I've rewritten my blogroll generating script. First it's gone from Perl to Python. Second, it's got bigger. :-)
From about 20 lines of Perl to about 150 lines of Python with several classes. Some of that is due to the slightly more complex way Python gets at CGI variables. And some is because I've made the program do more.
The template allows three kinds of line :
- Plain-text which is output unmodified. For example, the subheadings you see on the left such as "Synaesmedia" and "IRL" are straight HTML <H3>s.
- Single links, selected by name. For example, the data-file contains a link called "Synaesmedia Home" which links to my home-page. That's included in the template with the line ?Synaesmedia Home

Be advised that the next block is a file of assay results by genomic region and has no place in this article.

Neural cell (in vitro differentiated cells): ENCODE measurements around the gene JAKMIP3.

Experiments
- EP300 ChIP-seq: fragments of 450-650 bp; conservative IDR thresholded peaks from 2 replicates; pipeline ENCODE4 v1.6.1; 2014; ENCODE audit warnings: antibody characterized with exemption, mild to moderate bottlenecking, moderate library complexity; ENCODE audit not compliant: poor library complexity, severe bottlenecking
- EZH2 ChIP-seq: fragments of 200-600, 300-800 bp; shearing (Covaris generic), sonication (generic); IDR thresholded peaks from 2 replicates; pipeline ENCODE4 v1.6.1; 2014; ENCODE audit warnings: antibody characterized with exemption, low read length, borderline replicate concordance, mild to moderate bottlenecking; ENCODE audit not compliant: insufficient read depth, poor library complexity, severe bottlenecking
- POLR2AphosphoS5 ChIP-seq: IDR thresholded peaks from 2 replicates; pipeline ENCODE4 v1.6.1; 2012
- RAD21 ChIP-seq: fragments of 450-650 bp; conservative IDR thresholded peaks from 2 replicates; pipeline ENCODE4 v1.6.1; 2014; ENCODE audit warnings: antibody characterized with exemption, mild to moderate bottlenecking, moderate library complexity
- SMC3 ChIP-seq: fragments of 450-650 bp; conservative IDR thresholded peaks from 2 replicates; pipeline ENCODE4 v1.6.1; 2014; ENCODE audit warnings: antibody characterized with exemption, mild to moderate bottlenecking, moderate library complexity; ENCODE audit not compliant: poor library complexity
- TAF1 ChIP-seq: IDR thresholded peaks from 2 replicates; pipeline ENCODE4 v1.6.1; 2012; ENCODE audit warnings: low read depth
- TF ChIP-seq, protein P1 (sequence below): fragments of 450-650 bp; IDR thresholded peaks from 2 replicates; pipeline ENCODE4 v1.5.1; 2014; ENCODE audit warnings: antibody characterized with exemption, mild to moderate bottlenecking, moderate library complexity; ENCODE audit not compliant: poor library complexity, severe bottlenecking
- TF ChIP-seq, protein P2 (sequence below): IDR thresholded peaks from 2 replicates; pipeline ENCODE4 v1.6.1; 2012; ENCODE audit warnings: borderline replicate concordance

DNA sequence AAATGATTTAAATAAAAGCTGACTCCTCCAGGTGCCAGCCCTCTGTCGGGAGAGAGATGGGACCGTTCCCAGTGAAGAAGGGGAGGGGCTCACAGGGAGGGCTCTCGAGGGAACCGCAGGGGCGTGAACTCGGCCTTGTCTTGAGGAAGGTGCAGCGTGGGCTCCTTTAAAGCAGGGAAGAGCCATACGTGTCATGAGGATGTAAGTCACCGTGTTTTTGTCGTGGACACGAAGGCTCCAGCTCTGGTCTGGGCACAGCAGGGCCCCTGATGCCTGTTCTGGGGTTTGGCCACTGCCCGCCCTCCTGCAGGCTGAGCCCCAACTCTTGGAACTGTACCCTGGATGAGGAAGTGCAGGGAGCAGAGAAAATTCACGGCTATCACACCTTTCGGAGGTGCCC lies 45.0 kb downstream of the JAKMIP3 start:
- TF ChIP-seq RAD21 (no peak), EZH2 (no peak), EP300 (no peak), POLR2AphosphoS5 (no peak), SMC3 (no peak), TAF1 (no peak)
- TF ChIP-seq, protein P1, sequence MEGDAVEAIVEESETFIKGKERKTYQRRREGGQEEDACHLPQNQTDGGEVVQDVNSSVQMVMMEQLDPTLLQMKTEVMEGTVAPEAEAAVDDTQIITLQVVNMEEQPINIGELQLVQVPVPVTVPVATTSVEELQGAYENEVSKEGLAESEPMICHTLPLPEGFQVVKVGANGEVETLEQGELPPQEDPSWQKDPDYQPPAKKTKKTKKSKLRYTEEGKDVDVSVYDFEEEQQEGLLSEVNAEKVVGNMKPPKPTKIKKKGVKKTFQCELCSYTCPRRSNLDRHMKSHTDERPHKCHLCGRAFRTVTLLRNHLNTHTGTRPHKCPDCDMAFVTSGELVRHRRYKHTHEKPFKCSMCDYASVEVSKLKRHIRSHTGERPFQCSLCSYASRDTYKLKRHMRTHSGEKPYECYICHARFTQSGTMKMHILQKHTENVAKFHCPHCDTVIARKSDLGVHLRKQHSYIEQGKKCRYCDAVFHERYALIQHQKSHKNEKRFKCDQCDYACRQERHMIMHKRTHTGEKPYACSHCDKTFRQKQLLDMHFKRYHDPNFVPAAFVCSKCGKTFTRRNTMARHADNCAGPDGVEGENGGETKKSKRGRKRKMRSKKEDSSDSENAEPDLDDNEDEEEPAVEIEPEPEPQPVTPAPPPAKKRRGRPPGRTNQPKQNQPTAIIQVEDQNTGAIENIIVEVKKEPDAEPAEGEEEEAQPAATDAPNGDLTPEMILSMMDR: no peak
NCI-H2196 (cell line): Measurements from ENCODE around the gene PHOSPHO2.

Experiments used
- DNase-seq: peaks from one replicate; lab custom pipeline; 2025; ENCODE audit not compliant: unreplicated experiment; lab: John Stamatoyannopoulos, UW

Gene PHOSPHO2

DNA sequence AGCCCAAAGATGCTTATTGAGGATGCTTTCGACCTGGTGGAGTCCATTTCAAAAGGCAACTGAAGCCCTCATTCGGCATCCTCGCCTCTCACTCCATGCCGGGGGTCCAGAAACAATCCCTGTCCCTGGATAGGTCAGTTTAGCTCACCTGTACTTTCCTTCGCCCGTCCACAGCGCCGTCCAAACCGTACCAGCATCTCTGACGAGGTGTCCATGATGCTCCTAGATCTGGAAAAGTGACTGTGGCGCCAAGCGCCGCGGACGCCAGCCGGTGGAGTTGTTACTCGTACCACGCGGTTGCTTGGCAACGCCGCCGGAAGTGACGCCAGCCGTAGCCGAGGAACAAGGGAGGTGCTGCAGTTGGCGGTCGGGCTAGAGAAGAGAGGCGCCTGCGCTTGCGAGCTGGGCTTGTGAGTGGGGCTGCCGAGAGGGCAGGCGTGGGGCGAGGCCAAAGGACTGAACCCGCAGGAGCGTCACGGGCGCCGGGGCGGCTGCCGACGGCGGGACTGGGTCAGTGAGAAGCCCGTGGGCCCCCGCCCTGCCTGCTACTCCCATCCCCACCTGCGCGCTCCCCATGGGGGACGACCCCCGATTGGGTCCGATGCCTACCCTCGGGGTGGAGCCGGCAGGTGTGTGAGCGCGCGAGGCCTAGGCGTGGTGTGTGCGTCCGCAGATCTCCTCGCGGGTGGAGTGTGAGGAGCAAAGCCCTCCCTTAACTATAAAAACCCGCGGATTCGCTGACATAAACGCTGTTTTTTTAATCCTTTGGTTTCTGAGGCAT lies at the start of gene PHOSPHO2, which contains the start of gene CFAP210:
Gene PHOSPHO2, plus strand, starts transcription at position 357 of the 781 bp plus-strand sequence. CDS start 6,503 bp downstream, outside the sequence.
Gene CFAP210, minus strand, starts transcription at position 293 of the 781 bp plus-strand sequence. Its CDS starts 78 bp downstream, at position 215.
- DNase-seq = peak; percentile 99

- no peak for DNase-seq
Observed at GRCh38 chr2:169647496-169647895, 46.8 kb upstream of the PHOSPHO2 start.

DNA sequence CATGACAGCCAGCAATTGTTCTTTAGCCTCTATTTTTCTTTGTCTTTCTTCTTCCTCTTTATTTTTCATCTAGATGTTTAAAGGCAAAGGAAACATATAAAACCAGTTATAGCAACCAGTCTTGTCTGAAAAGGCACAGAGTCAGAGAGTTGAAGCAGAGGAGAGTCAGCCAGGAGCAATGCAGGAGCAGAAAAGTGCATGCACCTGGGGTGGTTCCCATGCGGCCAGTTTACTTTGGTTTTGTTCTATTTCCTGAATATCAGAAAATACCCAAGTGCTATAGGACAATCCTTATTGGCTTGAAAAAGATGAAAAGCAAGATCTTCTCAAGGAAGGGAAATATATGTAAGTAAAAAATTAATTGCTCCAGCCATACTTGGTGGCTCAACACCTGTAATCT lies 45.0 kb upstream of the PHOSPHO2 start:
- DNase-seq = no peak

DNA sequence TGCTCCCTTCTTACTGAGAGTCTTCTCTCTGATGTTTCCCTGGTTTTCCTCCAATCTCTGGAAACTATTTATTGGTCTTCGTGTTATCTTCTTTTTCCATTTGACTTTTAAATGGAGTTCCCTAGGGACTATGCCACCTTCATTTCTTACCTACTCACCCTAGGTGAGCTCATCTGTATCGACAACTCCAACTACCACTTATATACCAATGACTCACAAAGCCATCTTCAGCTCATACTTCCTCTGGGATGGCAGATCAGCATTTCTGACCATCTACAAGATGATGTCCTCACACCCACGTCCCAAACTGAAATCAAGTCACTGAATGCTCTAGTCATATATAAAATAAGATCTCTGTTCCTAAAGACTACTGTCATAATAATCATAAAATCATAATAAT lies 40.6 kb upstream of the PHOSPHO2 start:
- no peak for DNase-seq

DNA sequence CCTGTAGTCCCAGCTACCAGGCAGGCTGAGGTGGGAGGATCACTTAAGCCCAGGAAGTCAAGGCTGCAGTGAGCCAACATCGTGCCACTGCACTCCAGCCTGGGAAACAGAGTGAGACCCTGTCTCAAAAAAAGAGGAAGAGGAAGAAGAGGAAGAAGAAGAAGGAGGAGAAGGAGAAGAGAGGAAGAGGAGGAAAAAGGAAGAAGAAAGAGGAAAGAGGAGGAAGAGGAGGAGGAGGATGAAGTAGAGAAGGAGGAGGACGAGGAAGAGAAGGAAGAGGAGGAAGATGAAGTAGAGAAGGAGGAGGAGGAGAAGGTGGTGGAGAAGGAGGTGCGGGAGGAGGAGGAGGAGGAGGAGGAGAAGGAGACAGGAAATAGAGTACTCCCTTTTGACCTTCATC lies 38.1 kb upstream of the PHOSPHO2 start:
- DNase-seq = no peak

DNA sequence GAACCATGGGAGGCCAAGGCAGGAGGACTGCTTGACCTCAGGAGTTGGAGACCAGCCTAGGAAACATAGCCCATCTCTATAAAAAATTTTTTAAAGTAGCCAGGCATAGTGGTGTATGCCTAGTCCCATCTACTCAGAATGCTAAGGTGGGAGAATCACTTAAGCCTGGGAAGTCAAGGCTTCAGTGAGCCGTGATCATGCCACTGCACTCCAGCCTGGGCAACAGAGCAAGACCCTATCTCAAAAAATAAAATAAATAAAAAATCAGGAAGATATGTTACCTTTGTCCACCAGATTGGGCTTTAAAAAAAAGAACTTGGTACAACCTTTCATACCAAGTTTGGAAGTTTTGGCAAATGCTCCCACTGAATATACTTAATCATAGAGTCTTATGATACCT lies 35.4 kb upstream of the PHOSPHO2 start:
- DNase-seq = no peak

- Groups of links selected by tag. For example, all the links shown-under the IRL heading are links which are tagged "IRL", and the template contains a single line : * IRL which produces them in alphabetical order.
There are a couple of odd things about the script. The sorting is obviously by first name, whereas my old, hand-sorted, file was ordered by surname. So you'll find the links in different places. I should probably change that.
The other is that the same link can appear more than once if it has more than one tag. That looks a bit funny occasionally, but I think it's right in principle. Multiple-tags mean that the link should be seen in different categories.
Obviously, something that was initially trivial has started to grow, and that raises more questions ... how far do I want to continue with this? Is it worth adding to it further, or are there already existing services which handle the next level of complexity such as online editing of blogrolls and OPML sharing?
I don't know. For example, I've been wondering how I can integrate it with Zbigniew's Active Bookmarks. Or with del.icio.us?
But is it worth it? Especially as blogrolling seems to be falling out of fashion.